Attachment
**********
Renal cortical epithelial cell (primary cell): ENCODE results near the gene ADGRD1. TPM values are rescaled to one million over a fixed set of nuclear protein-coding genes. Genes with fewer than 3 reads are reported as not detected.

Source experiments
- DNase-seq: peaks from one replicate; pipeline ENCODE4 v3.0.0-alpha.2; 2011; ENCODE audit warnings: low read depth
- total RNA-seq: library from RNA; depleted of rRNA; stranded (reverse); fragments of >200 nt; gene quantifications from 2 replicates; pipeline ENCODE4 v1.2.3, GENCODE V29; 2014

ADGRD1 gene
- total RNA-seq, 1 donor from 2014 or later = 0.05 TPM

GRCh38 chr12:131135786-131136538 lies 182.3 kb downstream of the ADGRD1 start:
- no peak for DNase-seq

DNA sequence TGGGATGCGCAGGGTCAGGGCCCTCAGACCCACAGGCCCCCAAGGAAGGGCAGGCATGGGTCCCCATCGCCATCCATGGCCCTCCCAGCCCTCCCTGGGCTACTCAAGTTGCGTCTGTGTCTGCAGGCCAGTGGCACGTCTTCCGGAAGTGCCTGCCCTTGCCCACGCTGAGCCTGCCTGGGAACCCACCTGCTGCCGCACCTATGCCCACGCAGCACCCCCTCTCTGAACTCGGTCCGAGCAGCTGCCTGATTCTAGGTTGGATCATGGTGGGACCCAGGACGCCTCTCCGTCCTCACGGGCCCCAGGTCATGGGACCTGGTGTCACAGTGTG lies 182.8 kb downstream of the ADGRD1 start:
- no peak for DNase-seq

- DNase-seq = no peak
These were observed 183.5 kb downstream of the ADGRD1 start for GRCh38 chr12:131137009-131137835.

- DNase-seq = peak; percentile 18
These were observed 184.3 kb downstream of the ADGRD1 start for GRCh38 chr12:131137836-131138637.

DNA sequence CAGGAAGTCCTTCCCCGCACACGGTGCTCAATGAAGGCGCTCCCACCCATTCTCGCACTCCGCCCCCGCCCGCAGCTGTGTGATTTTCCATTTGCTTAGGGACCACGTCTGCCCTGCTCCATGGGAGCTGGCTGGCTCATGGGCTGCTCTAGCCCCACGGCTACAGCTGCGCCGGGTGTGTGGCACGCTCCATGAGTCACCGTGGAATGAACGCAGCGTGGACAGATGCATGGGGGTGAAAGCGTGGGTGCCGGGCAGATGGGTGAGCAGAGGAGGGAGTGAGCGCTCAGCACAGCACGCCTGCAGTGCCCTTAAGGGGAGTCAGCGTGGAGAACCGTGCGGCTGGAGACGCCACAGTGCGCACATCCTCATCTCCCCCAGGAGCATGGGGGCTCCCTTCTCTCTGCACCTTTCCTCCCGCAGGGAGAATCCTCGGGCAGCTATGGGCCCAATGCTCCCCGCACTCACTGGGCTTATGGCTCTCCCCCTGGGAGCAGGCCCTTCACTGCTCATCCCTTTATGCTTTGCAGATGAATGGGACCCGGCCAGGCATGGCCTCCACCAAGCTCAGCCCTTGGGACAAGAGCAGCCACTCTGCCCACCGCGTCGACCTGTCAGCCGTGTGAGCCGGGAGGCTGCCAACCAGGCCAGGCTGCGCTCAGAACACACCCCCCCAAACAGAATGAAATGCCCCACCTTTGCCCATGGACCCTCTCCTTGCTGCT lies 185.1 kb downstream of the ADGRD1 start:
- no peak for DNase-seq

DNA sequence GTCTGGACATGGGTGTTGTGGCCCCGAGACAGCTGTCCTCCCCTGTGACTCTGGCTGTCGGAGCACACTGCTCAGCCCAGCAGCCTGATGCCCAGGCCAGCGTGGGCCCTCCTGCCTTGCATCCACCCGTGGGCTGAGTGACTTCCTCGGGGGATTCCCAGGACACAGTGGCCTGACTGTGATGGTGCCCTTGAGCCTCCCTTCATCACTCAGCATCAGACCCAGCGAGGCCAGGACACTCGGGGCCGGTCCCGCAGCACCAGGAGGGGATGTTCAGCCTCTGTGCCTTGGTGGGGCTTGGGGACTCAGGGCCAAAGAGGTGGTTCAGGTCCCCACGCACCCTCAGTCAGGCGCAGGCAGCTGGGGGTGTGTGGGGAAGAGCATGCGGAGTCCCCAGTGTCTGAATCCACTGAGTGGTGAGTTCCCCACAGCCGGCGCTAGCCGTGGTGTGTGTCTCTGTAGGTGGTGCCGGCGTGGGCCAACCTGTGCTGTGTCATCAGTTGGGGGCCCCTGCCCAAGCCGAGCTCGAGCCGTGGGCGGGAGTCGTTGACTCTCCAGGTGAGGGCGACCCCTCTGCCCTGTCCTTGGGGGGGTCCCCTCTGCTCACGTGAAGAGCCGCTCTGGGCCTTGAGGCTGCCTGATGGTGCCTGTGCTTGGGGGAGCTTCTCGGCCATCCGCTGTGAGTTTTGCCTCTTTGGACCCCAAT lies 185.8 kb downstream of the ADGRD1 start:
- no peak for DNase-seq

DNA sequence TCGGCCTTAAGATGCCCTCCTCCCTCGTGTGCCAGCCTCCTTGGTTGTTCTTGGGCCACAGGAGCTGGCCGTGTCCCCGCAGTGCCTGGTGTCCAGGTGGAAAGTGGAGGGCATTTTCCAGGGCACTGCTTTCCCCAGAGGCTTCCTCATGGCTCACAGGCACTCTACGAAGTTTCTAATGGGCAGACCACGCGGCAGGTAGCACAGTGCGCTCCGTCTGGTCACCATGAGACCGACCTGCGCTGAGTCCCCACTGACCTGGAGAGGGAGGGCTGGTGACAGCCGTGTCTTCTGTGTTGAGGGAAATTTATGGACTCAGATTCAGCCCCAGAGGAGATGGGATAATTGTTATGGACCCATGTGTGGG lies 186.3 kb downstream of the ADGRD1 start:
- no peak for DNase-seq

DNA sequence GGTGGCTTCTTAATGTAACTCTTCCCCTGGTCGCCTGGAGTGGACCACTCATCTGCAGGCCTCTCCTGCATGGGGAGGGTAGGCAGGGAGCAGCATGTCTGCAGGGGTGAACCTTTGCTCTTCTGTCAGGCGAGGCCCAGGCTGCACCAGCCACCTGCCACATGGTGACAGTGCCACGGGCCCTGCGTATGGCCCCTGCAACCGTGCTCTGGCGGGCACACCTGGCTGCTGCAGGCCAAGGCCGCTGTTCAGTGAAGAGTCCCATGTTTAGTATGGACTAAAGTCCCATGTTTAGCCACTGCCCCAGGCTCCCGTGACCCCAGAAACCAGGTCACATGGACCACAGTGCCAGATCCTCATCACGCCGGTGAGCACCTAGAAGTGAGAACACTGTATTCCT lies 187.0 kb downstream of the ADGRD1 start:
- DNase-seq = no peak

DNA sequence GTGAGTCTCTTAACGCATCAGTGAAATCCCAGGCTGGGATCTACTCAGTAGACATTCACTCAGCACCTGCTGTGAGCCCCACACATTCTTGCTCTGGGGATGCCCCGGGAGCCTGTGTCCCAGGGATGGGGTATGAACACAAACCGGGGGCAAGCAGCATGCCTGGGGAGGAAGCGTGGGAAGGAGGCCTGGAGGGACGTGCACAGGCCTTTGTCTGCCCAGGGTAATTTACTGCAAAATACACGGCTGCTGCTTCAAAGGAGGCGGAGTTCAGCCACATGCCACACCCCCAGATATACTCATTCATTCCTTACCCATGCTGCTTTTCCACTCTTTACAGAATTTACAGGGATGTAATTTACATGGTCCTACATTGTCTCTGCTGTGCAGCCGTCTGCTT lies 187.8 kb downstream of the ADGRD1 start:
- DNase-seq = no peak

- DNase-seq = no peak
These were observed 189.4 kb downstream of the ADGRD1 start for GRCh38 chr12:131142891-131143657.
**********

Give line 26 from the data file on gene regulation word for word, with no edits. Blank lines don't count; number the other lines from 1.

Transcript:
These were observed 189.4 kb downstream of the ADGRD1 start for GRCh38 chr12:131142891-131143657.